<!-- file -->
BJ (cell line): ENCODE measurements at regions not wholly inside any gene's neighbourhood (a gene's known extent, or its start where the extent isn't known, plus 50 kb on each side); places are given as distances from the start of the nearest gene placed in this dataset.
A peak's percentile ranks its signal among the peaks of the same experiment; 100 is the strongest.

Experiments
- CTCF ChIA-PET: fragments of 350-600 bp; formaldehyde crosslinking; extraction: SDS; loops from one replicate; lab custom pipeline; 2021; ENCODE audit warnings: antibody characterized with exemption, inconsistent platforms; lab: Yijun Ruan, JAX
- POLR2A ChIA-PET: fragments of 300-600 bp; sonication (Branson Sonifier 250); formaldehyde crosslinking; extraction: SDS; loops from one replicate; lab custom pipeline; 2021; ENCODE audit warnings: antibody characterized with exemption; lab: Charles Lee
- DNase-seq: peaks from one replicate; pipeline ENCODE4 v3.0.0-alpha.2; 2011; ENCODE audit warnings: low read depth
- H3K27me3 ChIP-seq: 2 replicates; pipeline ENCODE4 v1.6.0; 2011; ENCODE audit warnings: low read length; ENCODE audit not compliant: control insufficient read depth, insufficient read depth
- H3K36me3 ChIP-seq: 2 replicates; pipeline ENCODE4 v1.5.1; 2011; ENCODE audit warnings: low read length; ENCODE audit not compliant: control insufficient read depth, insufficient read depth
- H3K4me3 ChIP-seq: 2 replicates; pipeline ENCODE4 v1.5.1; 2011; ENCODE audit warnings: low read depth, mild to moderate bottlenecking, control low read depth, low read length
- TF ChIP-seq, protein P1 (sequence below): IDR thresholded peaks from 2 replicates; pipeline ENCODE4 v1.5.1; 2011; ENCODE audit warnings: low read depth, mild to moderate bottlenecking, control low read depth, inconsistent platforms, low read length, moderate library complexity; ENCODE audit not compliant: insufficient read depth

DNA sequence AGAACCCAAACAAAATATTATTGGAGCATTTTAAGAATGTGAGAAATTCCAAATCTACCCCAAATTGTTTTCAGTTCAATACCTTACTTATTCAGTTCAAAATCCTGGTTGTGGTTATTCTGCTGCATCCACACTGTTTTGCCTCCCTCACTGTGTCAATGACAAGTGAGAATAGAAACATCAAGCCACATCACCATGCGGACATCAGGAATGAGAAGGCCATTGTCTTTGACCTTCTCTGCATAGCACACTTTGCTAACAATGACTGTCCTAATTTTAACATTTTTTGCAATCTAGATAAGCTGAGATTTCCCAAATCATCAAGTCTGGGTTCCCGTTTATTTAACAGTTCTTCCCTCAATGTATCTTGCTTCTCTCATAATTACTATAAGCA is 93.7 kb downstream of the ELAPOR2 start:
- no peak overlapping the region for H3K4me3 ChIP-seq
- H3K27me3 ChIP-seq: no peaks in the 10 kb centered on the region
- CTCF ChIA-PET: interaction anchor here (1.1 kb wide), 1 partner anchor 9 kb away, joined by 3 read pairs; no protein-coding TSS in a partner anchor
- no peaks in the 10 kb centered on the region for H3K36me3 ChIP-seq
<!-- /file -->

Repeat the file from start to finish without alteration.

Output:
BJ (cell line): ENCODE measurements at regions not wholly inside any gene's neighbourhood (a gene's known extent, or its start where the extent isn't known, plus 50 kb on each side); places are given as distances from the start of the nearest gene placed in this dataset.
A peak's percentile ranks its signal among the peaks of the same experiment; 100 is the strongest.

Experiments
- CTCF ChIA-PET: fragments of 350-600 bp; formaldehyde crosslinking; extraction: SDS; loops from one replicate; lab custom pipeline; 2021; ENCODE audit warnings: antibody characterized with exemption, inconsistent platforms; lab: Yijun Ruan, JAX
- POLR2A ChIA-PET: fragments of 300-600 bp; sonication (Branson Sonifier 250); formaldehyde crosslinking; extraction: SDS; loops from one replicate; lab custom pipeline; 2021; ENCODE audit warnings: antibody characterized with exemption; lab: Charles Lee
- DNase-seq: peaks from one replicate; pipeline ENCODE4 v3.0.0-alpha.2; 2011; ENCODE audit warnings: low read depth
- H3K27me3 ChIP-seq: 2 replicates; pipeline ENCODE4 v1.6.0; 2011; ENCODE audit warnings: low read length; ENCODE audit not compliant: control insufficient read depth, insufficient read depth
- H3K36me3 ChIP-seq: 2 replicates; pipeline ENCODE4 v1.5.1; 2011; ENCODE audit warnings: low read length; ENCODE audit not compliant: control insufficient read depth, insufficient read depth
- H3K4me3 ChIP-seq: 2 replicates; pipeline ENCODE4 v1.5.1; 2011; ENCODE audit warnings: low read depth, mild to moderate bottlenecking, control low read depth, low read length
- TF ChIP-seq, protein P1 (sequence below): IDR thresholded peaks from 2 replicates; pipeline ENCODE4 v1.5.1; 2011; ENCODE audit warnings: low read depth, mild to moderate bottlenecking, control low read depth, inconsistent platforms, low read length, moderate library complexity; ENCODE audit not compliant: insufficient read depth

DNA sequence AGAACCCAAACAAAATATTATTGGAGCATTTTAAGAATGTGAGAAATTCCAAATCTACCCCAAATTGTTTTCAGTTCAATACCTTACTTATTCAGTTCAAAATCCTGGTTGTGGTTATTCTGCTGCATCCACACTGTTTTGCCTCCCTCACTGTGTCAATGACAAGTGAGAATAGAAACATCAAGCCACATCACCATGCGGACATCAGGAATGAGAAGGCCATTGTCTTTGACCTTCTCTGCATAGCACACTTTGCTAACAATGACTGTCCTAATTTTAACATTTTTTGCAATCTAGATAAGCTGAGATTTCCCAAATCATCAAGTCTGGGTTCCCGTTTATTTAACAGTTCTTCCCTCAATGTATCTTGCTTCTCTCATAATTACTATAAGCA is 93.7 kb downstream of the ELAPOR2 start:
- no peak overlapping the region for H3K4me3 ChIP-seq
- H3K27me3 ChIP-seq: no peaks in the 10 kb centered on the region
- CTCF ChIA-PET: interaction anchor here (1.1 kb wide), 1 partner anchor 9 kb away, joined by 3 read pairs; no protein-coding TSS in a partner anchor
- no peaks in the 10 kb centered on the region for H3K36me3 ChIP-seq